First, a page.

Thursday, February 27, 2014

Scam City Shanghai

Has anyone seen the show Scam City on National Geographic? The premise is simple, really. The host visits some of the world’s most popular cities in an effort to expose the darker side of tourism. He intentionally falls victim to swindlers to display local adaptations of popular scams such as pick pockets, expensive cab fares, or bars luring people in with adult entertainment at a high cost. Thankfully, I have been lucky enough not to be on the receiving end of any scams in Shanghai. However, I have friends (both visitors and locals) who have been. In an effort to keep others from following prey, here is a rundown of the most common scams in Shanghai.

Tea Ceremony/English student
You'll be approached in a tourist spot (this is very common in People's Square) by someone claiming they are an English student at a local university. Then comes the hook. The "student" will ask if you would mind helping them practice their English. In exchange, they will offer to treat you to a traditional Chinese tea ceremony. After your new friend orders snacks and tea, they will excuse themselves. The bill will arrive shortly after and you will be forced to pay the exorbitant cost of the meal.

There are some actual students who may approach you to practice English. Just let them know you will be picking the location.

Dropped Metro Card
This trick that has gotten many Shanghai newbies. The taxi driver will "accidentally" drop your transportation card as he attempts to hand it back to you. The taxi driver likely saw that you had a lot of money on your card and dropped it by his feet to quickly switch it for an empty one. An easy way to circumvent this dupe is by placing a sticker or other identifying marker on your card to confirm the correct one is handed back to you.


Black Taxi 
As much as I complain about Shanghai taxis, only use the official ones. If a car (usually a black car that looks nicer than usual taxis) pulls up next to you and the driver asks where you want to go, or simply says "taxi?", you should walk away. These unmetered "taxis" seek out foreigners and charge outlandish fares, or worse.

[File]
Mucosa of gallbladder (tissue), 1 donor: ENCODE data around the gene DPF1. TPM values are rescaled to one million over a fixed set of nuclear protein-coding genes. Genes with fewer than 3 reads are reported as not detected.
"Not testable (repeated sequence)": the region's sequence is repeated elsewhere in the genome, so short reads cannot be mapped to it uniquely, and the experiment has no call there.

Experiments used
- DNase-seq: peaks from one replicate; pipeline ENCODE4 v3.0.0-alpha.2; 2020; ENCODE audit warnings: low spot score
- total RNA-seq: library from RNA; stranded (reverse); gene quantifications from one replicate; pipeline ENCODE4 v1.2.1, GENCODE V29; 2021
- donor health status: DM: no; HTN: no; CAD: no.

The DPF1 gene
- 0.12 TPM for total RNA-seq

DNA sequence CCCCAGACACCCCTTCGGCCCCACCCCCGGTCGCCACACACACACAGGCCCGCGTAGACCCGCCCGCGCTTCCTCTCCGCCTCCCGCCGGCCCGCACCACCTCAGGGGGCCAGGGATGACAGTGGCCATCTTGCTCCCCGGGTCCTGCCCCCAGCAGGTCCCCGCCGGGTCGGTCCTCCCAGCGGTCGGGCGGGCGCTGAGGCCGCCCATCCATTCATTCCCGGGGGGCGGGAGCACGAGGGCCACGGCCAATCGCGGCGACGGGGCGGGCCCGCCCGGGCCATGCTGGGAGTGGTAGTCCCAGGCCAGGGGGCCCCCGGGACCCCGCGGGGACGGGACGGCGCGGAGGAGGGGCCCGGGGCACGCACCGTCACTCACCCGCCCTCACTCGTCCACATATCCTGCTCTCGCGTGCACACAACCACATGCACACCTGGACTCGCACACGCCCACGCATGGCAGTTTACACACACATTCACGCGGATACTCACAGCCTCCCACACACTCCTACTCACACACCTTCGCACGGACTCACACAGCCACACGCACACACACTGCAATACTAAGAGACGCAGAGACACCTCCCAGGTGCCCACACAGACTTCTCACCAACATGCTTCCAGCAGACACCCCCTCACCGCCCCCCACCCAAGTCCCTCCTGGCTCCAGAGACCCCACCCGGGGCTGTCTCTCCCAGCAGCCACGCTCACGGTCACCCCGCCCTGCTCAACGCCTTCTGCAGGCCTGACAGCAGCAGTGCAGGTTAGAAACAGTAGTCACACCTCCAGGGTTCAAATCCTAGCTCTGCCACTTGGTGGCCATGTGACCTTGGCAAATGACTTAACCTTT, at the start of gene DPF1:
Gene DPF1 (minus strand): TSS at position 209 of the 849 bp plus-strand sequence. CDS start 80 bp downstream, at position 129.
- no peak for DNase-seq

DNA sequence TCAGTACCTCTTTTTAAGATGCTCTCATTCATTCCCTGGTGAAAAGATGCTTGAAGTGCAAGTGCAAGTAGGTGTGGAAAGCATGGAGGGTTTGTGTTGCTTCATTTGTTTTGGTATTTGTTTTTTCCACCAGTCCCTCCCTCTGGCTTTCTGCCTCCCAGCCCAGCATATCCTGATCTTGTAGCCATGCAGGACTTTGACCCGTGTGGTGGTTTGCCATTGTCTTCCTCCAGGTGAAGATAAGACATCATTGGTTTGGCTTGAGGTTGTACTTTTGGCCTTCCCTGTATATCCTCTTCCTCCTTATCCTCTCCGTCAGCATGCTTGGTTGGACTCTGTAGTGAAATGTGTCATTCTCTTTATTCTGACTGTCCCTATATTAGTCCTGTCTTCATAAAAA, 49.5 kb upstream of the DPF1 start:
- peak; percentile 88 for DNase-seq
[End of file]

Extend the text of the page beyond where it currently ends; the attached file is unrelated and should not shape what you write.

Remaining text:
If you are hanging out on Nanjing Lu or other tourist spots, be on the lookout. Typically, a single man or a pair of women with babies strapped to their chests approach you from behind, unzip your bag, and make off with anything inside (many a friend has lost an iPhone this way). Remember to keep your bags in front of you and do not place valuables in your back pocket.

This con is mostly directed at men visiting Shanghai. If some pretty Chinese girls randomly ask if you want to go to KTV, the correct answer is NO. It's not uncommon for girls to find naive foreigners to go out drinking with them, run up a huge bill and then leave you to foot it. Generally speaking, any time you are going to a bar with strangers, you should always pay for drinks as you go. Running up a bar tab with people you don't know can be a dangerous exercise.

As with most things, if it seems too good to be true, it probably is. While most of these schemes will only result in a loss of your money (and perhaps dignity), many of them can become dangerous if you refuse to pay. If you find yourself in one of these situations, it is often best to pay the bill and then dial 110 for the police or 962288 for bilingual assistance. You should also follow up directly with your credit card company to quickly dispute the charges. Overall, I feel much safer in Shanghai than I did in large cities back in the US, however, all big cities come with some level of crime. It's best to be aware of the types of crimes you may encounter.


  1. Ugh, the tea scam! I can't believe I fell for it! But I was lucky enough to swindle my way out with a bill of 300RMB (I consider it a win, since I've heard of stories how people lost about 1000 kuai in cases like this)... So, I lost some money and my dignity, BUT it was a valuable lesson not to trust anyone and to be careful. Never took these warnings seriously, but after that one time... well, that did the trick for me.

    1. It's so nice when a friendly person approaches you in a foreign city, that you often leave your guard down. Glad to hear you didn't lose too much money.

  2. we almost got dropped-metro-card-scammed.... the cabbie scanned and dropped it all in one quick half a second, but then he could see it had only like 5 kaui on it, so he gave it back :) we actually didn't know this was a common scam until Lesley informed us..... we've had stickers on our cards ever since.

    1. I have to admit that I find this one pretty clever. I'm glad your card didn't have more on it!

  3. my boyfriend got scammed last year at peoples square too!
    He got away with about 500 RMB.

    The funny thing was he was back there about a month later, and the same people approached him and had no idea who he was!

    1. How funny that he was approached twice! At least he didn't fall for it again.


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